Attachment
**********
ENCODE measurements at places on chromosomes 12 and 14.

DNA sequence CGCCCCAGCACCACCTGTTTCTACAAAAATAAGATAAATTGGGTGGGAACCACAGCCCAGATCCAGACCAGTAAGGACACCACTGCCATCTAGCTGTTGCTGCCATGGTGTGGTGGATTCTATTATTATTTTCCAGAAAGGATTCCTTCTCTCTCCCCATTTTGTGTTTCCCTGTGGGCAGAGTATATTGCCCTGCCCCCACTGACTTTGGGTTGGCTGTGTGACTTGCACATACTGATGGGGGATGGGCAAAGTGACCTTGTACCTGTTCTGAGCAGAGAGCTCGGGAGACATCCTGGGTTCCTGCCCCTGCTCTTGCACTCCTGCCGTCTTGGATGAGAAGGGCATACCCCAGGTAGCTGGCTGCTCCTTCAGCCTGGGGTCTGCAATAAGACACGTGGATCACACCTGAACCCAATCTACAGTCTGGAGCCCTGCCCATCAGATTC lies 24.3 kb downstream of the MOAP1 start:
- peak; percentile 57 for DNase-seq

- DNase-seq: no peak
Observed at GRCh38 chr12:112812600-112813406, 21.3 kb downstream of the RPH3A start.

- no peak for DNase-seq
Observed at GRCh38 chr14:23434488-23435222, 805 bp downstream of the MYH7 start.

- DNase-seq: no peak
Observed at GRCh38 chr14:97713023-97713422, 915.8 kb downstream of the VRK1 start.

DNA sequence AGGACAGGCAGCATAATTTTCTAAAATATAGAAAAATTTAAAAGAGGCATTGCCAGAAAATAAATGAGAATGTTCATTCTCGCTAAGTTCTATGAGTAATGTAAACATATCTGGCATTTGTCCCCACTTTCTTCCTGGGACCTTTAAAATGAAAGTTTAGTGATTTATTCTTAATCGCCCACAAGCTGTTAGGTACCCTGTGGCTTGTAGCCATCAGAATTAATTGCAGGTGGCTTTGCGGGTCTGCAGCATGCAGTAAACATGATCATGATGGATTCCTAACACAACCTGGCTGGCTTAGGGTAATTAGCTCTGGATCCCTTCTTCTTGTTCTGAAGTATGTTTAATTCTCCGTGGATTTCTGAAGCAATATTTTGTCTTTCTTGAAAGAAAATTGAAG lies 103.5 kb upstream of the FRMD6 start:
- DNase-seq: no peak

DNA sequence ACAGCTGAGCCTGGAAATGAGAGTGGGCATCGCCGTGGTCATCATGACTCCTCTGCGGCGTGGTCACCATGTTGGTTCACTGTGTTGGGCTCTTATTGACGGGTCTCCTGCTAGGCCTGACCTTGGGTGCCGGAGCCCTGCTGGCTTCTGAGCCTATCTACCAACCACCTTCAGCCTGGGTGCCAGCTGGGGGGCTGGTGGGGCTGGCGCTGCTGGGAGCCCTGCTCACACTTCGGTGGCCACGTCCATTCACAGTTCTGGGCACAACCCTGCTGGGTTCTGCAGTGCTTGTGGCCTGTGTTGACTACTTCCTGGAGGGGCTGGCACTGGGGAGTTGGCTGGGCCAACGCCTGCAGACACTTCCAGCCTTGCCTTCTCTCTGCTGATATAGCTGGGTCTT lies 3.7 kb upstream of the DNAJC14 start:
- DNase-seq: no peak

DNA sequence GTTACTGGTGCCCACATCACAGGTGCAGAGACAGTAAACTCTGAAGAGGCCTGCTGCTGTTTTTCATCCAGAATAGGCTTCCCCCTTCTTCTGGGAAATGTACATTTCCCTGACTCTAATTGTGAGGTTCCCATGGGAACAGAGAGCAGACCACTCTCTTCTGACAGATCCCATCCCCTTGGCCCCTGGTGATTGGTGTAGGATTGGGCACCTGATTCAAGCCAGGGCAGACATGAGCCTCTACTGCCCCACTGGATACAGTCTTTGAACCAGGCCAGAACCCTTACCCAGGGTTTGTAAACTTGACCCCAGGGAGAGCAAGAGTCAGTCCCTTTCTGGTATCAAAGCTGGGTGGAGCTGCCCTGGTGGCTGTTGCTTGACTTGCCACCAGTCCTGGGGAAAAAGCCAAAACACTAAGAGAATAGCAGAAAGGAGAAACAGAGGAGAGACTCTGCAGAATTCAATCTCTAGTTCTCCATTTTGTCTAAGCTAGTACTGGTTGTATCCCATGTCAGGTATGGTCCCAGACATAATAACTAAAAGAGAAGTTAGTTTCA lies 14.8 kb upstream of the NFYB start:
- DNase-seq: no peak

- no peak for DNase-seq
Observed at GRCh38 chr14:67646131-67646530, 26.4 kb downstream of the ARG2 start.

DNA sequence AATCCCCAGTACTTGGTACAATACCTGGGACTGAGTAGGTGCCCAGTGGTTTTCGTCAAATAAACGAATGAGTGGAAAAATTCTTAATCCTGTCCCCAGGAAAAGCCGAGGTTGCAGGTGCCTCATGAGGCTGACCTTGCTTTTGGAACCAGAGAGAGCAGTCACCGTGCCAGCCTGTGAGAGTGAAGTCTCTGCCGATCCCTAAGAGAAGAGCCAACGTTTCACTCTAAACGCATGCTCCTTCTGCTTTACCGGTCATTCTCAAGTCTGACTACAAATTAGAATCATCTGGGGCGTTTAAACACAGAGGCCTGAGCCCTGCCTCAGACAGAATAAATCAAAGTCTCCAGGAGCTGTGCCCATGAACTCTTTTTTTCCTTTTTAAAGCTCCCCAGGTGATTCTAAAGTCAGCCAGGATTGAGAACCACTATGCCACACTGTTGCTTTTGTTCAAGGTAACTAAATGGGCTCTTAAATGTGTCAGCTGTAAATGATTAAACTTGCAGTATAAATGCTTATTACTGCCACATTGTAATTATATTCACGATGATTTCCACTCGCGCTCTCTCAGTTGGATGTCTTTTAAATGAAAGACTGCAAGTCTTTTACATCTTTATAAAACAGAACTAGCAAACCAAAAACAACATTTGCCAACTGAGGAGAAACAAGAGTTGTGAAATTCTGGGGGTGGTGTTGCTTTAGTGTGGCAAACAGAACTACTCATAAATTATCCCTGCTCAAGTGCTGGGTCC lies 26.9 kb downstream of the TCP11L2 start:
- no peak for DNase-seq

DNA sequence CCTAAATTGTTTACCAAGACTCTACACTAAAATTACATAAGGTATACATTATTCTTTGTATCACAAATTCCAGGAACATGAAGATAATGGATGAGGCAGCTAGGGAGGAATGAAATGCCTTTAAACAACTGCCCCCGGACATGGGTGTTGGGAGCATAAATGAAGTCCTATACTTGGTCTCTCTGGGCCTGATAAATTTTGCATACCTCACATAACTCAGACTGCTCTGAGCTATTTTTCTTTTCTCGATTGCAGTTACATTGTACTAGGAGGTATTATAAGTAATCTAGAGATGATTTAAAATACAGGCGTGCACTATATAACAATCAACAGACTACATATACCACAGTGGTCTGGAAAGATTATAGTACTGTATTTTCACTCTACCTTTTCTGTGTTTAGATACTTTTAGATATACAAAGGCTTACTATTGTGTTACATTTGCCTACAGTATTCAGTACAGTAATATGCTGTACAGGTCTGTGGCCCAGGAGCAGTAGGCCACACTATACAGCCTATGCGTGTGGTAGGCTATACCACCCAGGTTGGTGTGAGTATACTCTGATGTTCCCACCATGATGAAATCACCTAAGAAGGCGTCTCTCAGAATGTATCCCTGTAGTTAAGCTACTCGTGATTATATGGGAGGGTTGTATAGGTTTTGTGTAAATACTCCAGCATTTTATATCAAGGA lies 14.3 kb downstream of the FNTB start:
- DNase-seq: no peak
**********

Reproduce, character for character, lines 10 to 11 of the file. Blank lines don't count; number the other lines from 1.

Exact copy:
DNA sequence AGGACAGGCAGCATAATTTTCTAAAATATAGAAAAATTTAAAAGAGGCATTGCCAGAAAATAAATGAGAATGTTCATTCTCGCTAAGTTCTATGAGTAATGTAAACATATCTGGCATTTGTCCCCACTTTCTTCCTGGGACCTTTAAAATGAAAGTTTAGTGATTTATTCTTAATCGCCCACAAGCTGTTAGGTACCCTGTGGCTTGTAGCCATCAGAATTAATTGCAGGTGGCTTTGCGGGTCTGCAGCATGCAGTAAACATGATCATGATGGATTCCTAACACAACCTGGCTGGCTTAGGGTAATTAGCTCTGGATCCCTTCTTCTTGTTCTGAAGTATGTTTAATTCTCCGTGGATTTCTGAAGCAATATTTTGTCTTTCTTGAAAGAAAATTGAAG lies 103.5 kb upstream of the FRMD6 start:
- DNase-seq: no peak